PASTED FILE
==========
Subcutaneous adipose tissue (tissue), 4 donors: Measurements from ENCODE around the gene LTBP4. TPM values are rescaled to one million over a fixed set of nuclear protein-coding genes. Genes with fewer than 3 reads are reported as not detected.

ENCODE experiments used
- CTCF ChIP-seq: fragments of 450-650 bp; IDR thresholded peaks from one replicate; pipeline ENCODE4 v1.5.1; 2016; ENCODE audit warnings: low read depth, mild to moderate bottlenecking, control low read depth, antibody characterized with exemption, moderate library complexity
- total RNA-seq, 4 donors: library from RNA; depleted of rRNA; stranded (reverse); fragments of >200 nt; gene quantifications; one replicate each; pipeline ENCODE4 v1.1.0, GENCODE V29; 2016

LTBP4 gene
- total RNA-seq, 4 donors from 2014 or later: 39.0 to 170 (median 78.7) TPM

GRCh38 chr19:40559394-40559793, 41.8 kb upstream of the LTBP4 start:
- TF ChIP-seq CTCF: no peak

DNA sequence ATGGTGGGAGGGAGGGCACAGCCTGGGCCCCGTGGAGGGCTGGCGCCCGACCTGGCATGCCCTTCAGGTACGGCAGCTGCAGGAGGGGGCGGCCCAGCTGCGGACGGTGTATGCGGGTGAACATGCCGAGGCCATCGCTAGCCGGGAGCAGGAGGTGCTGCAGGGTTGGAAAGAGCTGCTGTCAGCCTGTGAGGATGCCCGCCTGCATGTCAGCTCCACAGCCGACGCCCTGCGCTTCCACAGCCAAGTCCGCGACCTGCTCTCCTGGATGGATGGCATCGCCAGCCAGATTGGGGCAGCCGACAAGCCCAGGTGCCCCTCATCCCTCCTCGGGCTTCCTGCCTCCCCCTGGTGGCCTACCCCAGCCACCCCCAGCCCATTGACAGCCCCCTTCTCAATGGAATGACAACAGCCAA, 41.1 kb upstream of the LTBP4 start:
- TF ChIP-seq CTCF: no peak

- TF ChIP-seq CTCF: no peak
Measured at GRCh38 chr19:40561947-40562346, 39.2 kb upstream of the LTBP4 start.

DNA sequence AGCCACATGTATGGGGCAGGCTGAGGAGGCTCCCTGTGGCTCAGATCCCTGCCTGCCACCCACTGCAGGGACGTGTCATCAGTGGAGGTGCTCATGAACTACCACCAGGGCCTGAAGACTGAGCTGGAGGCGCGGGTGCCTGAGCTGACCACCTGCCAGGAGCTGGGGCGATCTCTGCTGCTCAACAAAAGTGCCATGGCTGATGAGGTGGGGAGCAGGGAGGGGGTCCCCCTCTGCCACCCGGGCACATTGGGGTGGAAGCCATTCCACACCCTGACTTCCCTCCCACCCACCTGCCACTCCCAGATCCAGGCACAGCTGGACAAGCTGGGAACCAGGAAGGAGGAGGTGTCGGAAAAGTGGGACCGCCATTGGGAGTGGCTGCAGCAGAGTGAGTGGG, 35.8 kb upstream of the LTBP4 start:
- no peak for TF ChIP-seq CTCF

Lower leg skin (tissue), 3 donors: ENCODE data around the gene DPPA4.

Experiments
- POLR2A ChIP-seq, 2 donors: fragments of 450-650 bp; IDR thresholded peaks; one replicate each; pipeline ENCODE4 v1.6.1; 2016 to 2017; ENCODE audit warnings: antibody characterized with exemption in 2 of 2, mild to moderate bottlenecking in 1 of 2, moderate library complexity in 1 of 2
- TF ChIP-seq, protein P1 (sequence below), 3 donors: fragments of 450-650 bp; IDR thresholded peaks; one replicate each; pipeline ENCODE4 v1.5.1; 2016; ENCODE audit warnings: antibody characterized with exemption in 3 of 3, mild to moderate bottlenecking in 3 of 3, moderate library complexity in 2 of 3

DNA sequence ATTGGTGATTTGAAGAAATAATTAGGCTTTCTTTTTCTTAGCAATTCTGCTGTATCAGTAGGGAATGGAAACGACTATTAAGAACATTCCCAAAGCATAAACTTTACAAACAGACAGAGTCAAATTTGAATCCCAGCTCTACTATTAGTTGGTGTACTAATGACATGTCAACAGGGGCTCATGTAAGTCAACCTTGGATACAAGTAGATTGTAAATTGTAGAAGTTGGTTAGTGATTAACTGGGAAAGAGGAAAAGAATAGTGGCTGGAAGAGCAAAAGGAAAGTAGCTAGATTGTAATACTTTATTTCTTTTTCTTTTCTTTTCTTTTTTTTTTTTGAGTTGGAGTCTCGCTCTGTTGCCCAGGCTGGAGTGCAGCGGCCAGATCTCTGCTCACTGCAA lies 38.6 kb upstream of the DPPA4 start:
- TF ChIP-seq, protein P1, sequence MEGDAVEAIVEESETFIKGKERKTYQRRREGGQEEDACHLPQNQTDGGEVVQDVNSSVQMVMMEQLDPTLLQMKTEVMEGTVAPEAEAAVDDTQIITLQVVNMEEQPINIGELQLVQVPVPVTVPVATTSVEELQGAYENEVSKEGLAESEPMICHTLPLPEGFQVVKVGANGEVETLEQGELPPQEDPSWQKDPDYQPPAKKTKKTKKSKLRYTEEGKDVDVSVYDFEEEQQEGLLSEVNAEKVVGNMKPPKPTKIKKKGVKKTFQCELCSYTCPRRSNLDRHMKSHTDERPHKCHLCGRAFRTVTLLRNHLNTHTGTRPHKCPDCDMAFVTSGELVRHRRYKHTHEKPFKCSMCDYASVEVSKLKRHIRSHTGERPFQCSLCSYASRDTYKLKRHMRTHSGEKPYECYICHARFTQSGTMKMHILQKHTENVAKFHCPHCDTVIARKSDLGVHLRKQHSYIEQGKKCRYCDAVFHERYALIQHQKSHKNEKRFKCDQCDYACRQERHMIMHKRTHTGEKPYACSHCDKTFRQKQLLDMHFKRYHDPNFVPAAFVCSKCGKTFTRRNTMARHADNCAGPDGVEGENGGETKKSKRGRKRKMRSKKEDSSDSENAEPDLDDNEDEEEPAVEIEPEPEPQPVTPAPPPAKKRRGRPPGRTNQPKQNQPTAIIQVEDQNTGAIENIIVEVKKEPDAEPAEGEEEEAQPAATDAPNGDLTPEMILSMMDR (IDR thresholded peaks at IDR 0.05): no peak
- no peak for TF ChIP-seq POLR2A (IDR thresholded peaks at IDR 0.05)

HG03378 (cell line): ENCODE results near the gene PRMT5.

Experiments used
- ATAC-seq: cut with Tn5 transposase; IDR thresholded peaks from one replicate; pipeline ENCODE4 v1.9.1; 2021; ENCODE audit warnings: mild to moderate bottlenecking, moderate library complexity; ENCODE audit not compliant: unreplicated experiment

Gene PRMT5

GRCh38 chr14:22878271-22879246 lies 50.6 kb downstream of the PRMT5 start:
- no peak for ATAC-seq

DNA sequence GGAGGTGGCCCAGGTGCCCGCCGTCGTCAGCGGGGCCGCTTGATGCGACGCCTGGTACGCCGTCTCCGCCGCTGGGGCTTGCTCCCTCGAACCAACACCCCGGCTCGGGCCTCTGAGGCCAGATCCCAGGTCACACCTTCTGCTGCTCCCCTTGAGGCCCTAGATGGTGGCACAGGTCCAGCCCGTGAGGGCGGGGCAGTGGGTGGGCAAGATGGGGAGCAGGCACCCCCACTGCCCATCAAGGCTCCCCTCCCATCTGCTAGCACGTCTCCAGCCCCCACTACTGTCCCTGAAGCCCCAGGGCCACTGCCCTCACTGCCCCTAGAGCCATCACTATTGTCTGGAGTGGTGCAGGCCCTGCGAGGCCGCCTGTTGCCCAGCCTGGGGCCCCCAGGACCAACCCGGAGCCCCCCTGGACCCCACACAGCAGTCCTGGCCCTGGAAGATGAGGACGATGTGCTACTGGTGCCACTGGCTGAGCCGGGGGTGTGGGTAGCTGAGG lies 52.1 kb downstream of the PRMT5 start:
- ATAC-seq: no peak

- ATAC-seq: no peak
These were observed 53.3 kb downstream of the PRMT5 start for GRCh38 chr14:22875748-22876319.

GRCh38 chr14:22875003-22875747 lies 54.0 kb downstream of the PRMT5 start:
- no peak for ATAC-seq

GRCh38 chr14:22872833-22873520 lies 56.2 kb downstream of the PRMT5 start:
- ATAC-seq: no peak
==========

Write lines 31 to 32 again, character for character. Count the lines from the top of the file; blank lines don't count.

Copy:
These were observed 53.3 kb downstream of the PRMT5 start for GRCh38 chr14:22875748-22876319.

GRCh38 chr14:22875003-22875747 lies 54.0 kb downstream of the PRMT5 start: